My dog, Baby, is a Bluetick Coonhound mix, and while she’s nearly 5 years old, she’s lost none of her puppy energy. Several times a week we go for a 3-mile hike. I may be worn out by the time we get home, but that’s exactly the moment she wants to start wrestling or roughhousing.
When I refuse, she’ll either flop around on the ground or do a series of wind sprints around the yard. Dog owners know these abrupt physical responses as “frapping” or getting a case of the “zoomies.” I can tell you that “frapping” has nothing to do with blended coffee drinks, and “zoomies” are not drugs from 1960s science fiction. So what are they?
Does your dog seem to go crazy after a walk or a bath — both of which certainly apply to Baby — or run around the house without warning? Congratulations! You’re living with a frapper. Canine behavioral experts probably felt a bit silly saying “zoomies,” so around the year 2000, the acronym FRAP started popping up. It stands for “Frenetic Random Activity Period.”
“Frapping” is not a scientific term, nor is it particularly accurate. If a dog reliably dashes around after bathing or exercise, there’s nothing random about it! No matter what you call it, why does it happen? Why do dogs start frapping or get the zoomies? Let’s take the most common scenarios and work through them together.
The average dog sleeps 12 to 14 hours a day, which most of us will agree sounds awesome. The rest of the time, dogs are creatures of curiosity and movement. We train them to submit to and abide by every kind of restrictive boundary, ranging in square footage from a crate to the living room, all the way up to a fenced-in yard.
No matter how much room we give them, a dog always wants more. Whether you call it “zoomies” or “frapping,” these bursts of energy are, in part, a response to confinement. We get frustrated when our dogs zip about the house and knock a valuable item onto the floor, but imagine how dogs feel being unable to truly stretch out their legs!
Bathing needs vary by dog, but conventional wisdom tells us that dogs should get a bath once every four to six weeks. Baby enjoys a bath about as well as being confined: She tolerates it. A dog’s natural grooming habits condition their skin and help distribute healthy skin oils.
We’ve all been caught in a storm without an umbrella and felt weighed down by wet clothes. Bathing is a similar experience for dogs, combined with the unusual scents of soaps and shampoos. Dogs roll on the ground or take to other frapping behaviors after a bath as a reaction to physical discomfort.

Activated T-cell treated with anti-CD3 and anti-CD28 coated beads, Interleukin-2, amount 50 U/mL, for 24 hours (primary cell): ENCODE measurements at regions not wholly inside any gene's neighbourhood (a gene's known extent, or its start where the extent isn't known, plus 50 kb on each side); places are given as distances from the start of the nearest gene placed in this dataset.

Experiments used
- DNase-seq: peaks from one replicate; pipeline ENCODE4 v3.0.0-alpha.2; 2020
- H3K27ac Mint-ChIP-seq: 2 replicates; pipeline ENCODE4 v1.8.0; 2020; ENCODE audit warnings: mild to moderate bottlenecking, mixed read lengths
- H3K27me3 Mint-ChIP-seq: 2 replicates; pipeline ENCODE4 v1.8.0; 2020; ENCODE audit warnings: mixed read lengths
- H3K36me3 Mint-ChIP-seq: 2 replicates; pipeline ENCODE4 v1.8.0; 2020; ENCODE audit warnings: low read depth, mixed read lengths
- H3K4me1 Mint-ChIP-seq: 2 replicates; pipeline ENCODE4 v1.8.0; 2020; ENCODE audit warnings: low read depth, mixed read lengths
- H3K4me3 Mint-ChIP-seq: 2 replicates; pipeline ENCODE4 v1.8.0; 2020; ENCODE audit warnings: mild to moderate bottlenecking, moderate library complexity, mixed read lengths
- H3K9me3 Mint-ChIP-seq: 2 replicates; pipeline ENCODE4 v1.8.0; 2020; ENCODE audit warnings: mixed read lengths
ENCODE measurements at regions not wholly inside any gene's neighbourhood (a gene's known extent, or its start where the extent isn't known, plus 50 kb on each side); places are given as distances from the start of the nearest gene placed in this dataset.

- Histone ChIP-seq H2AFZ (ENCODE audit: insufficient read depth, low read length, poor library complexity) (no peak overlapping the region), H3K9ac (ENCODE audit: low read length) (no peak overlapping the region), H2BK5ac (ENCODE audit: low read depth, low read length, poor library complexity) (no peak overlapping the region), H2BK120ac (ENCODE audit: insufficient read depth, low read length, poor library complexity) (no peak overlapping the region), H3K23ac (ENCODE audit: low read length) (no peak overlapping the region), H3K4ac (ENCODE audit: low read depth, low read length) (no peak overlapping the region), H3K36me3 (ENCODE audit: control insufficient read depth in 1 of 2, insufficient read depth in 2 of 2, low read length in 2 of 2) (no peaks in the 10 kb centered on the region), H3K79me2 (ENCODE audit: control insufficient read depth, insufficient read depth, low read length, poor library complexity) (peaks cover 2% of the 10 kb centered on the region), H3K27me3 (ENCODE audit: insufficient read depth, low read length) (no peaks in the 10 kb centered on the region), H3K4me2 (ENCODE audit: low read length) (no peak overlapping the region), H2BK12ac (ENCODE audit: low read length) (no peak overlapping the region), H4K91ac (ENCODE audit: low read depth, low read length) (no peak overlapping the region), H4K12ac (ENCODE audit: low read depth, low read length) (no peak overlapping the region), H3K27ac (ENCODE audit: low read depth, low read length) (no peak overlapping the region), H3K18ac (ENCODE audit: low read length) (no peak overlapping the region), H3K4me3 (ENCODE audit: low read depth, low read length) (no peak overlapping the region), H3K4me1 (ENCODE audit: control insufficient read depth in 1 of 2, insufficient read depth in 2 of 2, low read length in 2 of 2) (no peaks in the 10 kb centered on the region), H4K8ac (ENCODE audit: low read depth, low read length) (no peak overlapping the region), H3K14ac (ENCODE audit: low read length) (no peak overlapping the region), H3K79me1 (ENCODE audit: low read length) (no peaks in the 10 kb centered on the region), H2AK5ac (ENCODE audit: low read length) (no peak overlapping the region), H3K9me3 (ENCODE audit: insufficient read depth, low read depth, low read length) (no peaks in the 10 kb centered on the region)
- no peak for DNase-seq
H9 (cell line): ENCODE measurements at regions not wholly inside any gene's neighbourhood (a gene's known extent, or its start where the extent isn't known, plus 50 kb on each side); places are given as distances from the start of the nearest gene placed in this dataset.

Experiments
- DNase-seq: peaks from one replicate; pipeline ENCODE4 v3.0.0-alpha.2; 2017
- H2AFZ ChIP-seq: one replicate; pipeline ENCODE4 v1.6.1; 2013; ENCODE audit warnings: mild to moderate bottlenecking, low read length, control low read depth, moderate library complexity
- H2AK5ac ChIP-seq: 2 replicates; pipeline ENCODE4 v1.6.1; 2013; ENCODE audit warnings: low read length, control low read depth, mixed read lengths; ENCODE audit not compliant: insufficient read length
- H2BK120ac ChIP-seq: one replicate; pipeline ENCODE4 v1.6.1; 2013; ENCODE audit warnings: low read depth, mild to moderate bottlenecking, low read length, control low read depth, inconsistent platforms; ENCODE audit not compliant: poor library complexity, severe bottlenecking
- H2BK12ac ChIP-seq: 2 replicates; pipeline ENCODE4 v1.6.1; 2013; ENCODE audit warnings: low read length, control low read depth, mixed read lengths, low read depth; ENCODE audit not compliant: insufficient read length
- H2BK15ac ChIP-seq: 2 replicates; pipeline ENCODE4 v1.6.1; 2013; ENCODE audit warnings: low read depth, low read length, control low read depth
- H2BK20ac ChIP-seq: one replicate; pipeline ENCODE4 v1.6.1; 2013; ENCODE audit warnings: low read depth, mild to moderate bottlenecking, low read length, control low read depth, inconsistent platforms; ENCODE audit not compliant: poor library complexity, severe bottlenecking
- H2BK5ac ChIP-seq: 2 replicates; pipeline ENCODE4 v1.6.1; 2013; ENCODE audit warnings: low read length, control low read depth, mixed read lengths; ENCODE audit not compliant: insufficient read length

I started with Baby wanting to wrestle or run at the end of our normal hike together. No matter how fast we walk our dogs, we can never match their energy or speed. Like living indoors or being bathed, the pace we move at is strange and unnatural for any but the smallest dog.
A dog that gets the zoomies or starts frapping as soon as you get home is expressing frustration. Baby knows our hiking route so well, she now fraps in anticipation. The second she realizes we’re headed home, she’ll flop over and refuse to move at all!
“Random” might be part of “FRAP,” but the conditions that inspire frapping in dogs are entirely predictable. Even the best-trained dogs may have a period of frenetic activity on occasion. If the collection of porcelain figurines you inherited from your grandma loses a member every time your dog has a bath, it’s not your dog’s fault!
Thumbnail: Photography ©YinYang | Getty Images.
Melvin Peña is a writer, editor, social media manager and SEO specialist who spends most of his time in Durham, North Carolina. His interests include his dog, Baby (of course!), art, hiking, urban farming and karaoke.
Editor’s note: This article first appeared in Dogster magazine. Have you seen the new Dogster print magazine in stores? Or in the waiting room of your vet’s office? Subscribe now to get Dogster magazine delivered straight to you!